Eagle-eyed Evertonians may have seen a series of numbers on evertonfc.com and Club social media channels this week.
Some of you will have identified them as geographical co-ordinates – and that they represent the exact location of Goodison Park.
Goodison Park. Home of the Blues. The co-ordinates for our home ground are featured in the design for the Club's 2016/17 home kit – designed exclusively for Everton by Umbro - which will be revealed on Thursday.
There can be fewer more significant co-ordinates than 53.4389°N, 2.9664°W. But over the next few days, we will focus on a series of other notable co-ordinates that have played a key part in the rich history of Everton.
There are many locations around the globe that harbour historic connections, and unforgettable memories for Toffees.
As we count down to the reveal of the new home strip, evertonfc.com will be taking a look at just some of those scenes, venues and settings – starting with where it all began…
St Domingo’s Church
It's difficult to imagine an Everton team trotting out onto a park pitch carrying the goalposts!
But that's how it all began.
The St Domingo Methodist Church Sunday School was opened in May 1870 and a man by the name of Reverend Ben Chambers joined in 1877.
He helped the chapel's cricketers set up a football team during the winter season, which they only did in order to keep fit. They could not have known how important that decision was to be.
In 1878, the football team using the St Domingo name played its first match in the south-east corner of Stanley Park, with the players carrying the posts from the park lodge on Mill Lane before fixing them into the metal sockets at either end of the crudely-marked pitch.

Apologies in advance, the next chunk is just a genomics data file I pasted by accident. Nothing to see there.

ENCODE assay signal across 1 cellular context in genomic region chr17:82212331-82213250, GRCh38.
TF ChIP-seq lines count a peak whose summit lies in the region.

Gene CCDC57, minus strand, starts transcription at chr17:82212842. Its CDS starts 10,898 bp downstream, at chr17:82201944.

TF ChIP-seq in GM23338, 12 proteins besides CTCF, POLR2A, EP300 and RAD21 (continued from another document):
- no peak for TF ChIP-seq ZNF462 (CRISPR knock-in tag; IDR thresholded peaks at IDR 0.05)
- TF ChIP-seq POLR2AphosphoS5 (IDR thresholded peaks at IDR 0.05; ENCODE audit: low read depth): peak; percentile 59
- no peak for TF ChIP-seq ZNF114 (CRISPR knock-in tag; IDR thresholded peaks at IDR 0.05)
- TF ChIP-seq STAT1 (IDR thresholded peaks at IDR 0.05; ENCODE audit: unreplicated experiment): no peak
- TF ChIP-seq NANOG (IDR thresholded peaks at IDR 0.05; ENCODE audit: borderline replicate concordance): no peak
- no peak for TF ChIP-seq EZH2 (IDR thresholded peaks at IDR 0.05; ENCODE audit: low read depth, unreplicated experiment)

St Domingo's FC quickly established a local reputation for themselves and players were recruited from outside of the parish, precipitating a change of name in November 1879 - to EVERTON.
The first game as Everton Football Club took place on December 20 1879 at Stanley Park against St Peter's. Wearing blue and white striped shirts, Everton won 6-0, although, sadly, there are no records of line-ups or goalscorers.
In those days, before football was a properly organised sport, a player recruited from another team could still wear the jersey of his former club, which led to much confusion.
Everton wanted a unified kit and so, to avoid purchasing a brand new one, they dyed all the various shirts of their players black. A two-inch wide scarlet sash was added and Everton rejoiced in the nickname, The Black Watch - after the famous military regiment.
Other colours were adopted as time passed, until the team settled for Royal Blue for the 1901-02 season.
Everton established themselves as a very good team and as crowds of up to 2,000 gathered to watch them in Stanley Park, it became evident that a new, enclosed ground would soon be needed.
A move to a field on Priory Road, which boasted dressing rooms and a makeshift grandstand, preceded a switch to Anfield in 1884 and the eventual construction of the ground we now call home – but it was the four walls of a church in the district of Everton which boasts the co-ordinates with the longest association to the Blues.
Our 'place of birth', if you will.
St Domingo’s Church was pulled down in 1972, but the story and significance of the corner of Breckfield Road North and St Domingo Grove lives on little more than a mile away in the form of Goodison Park.
What are your Everton co-ordinates? All this week we’ll be highlighting various locations of relevance to the Club and its key figures – and you can get involved by sharing yours. It might be where you hail from or the scene of your most memorable Blues moment.
Simply visit Google Maps, right-click on your desired area and select 'What's here?' to discover your co-ordinates - then let us know on Twitter by tweeting them to @Everton!